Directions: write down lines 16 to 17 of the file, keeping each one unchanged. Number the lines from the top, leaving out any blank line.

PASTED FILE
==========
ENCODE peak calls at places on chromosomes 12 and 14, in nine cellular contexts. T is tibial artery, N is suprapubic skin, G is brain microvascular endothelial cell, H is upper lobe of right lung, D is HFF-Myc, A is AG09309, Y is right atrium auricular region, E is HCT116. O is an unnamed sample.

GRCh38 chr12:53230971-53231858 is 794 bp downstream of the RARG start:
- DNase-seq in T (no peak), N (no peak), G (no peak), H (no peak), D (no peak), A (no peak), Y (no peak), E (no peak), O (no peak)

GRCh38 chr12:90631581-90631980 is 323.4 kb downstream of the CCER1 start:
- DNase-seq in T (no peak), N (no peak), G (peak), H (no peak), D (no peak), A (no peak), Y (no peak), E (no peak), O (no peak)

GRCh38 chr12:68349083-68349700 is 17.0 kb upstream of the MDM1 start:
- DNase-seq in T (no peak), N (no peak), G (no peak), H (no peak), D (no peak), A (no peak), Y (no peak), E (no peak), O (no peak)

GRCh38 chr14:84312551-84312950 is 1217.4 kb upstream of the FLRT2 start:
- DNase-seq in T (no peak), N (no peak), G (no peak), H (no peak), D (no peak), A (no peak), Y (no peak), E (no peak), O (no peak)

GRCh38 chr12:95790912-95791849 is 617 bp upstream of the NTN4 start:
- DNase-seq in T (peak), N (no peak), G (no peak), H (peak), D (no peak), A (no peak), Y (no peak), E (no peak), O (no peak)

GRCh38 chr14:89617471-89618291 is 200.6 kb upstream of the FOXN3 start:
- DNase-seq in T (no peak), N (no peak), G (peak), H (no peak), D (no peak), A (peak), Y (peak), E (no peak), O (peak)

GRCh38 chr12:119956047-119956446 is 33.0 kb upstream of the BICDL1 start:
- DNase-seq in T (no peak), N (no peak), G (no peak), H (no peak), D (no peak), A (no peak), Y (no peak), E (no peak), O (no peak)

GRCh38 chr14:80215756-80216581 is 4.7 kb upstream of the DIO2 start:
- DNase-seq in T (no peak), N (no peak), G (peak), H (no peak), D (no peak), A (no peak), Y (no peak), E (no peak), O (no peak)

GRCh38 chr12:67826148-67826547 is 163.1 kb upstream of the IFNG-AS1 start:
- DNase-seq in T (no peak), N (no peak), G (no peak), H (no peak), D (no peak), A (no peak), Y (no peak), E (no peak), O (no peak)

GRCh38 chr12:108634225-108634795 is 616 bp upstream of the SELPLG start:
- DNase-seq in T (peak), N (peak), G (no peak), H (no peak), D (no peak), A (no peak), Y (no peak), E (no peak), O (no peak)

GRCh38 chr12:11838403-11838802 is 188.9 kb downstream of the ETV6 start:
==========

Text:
GRCh38 chr14:80215756-80216581 is 4.7 kb upstream of the DIO2 start:
- DNase-seq in T (no peak), N (no peak), G (peak), H (no peak), D (no peak), A (no peak), Y (no peak), E (no peak), O (no peak)